Seventy-sixth World Health Assembly – Daily update: 25 May 2023

Seventy-sixth World Health Assembly – Daily update: 25 May 2023

Progress and challenges in women’s, children’s and adolescent health

The World Health Assembly delegates in Committee A discussed progress against the Global Strategy for Women’s, Children’s and Adolescent Health (2016-2030). During the discussion, which took place over two days, drawing comments from a high number of Member States, the delegates strongly reiterated their commitment to the Strategy as a priority for global health and expressed alarm about stalling progress in improving maternal and newborn survival.

The Director-General’s report on the Strategy presented to the World Health Assembly expressed alarm that maternal mortality rates have stagnated since 2016. Furthermore, if current trends continue, it said, 54 countries will fall short of meeting the Sustainable Development Goal (SDG) target for under-five mortality and 63 countries will not achieve the SDG target for neonatal mortality. Levels of violence against women and girls remain alarmingly high, while mental health challenges represent an increasing health threat for adolescents.

Delegates emphasized the importance of an integrated, life-course approach to improve outcomes, including access to sexual and reproductive health services, as well as greater efforts and investment to accelerate progress in the poorest, fragile and conflict-affected countries.

Related links

  • A76/5 Global Strategy for Women’s, Children’s and Adolescents’ Health (2016–2030) Report by the Director-General
  • Related progress reports

Member States urge WHO to keep momentum on work to prevent and respond to sexual misconduct

Committee B this afternoon discussed the Prevention of sexual exploitation, abuse and harassment (Item 22.1) as part of the Review of and update on matters considered by the Executive Board (Item 22, Pillar 4)

The Committee heard the recommendations of the Programme, Budget and Administration Committee of the Executive Board and the Committee’s Chair opened the floor. Australia spoke on behalf of 61 Member States from across WHO’s regions; Botswana spoke on behalf of the 47 African Region Member States; Israel, India, Indonesia, Timor-Leste, United Kingdom of Great Britain and Northern Ireland, Kenya, the United States of America, South Africa, Maldives, Ecuador, Bangladesh and Peru also took the floor.

All speakers acknowledged the significant progress made by WHO in tackling sexual misconduct and welcomed both the new Policy on Addressing Sexual Misconduct (PASM), launched in March 2023, and the three-year strategy to prevent and respond to sexual misconduct, launched in January this year. Member States highlighted the need for the conclusion of the cases relating to the response to the 10th Ebola outbreak in the Democratic Republic of the Congo (2018-2019) including holding perpetrators to account and supporting victims and survivors comprehensively. They welcomed WHO’s transparency in publishing dashboards capturing both investigations and disciplinary action taken. They encouraged WHO to continue to make progress and lead by example within the UN system. Member States stressed that preventing and responding to sexual misconduct is a shared responsibility and they will continue to support WHO.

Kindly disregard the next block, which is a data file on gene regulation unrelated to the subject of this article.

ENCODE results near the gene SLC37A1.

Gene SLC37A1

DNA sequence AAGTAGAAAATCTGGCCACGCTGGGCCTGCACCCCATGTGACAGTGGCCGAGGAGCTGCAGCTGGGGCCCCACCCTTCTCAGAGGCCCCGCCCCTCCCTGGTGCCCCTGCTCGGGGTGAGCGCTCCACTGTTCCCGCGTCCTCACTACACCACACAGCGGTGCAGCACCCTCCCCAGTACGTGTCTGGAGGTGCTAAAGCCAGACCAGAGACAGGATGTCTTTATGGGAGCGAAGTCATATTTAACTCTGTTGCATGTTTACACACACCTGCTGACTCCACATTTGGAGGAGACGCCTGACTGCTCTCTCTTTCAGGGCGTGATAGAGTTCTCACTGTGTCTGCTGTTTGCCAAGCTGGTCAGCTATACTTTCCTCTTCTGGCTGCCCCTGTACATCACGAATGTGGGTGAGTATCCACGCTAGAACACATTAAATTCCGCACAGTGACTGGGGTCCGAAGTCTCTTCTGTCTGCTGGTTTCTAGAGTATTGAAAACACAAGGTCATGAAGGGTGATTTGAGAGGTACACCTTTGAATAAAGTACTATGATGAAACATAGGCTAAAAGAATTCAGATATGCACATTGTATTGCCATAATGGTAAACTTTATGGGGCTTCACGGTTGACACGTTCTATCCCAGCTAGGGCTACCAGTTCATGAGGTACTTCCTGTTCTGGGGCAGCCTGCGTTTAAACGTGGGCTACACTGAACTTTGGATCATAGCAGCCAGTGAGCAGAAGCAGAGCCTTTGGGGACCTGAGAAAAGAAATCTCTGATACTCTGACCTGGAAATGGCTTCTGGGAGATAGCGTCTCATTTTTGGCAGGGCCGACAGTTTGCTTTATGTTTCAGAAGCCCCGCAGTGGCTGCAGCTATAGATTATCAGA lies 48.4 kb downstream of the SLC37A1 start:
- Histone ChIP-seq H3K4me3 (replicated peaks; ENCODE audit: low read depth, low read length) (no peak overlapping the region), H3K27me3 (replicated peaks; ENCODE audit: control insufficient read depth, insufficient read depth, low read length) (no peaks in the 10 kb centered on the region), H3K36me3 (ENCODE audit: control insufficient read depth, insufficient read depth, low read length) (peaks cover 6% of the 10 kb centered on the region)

The Director-General thanked Member States for their support and reminded Member States that WHO is focusing on four areas: changing the organizational culture – a process that takes time; having safe and trusted reporting mechanisms in place; ensuring swift and credible investigations and setting deadlines for the end-to-end process (200 days); and following a victim and survivor-centered approach.

Related links

A76/7 Rev.1
Consolidated report by the Director-General

Prevention of sexual exploitation, abuse and harassment
Report of the Programme, Budget and Administration Committee of the Executive Board to the Seventy-sixth World Health Assembly

Sustainable financing: feasibility of a replenishment mechanism

The Seventy-fifth World Health Assembly adopted the recommendations of the Working Group on Sustainable Financing, requesting WHO to explore the feasibility of a replenishment mechanism to broaden further the financing base. 

In response, WHO submitted an assessment of the feasibility of such replenishment mechanism. Member States noted the report and reaffirmed the need for more sustainable, predictable and flexible financing of WHO. The report summarizes the analysis of the six principles that are to serve as the basis for considering a WHO replenishment mechanism and proposes the major elements of a first “WHO investment round” to implement such a mechanism in 2024.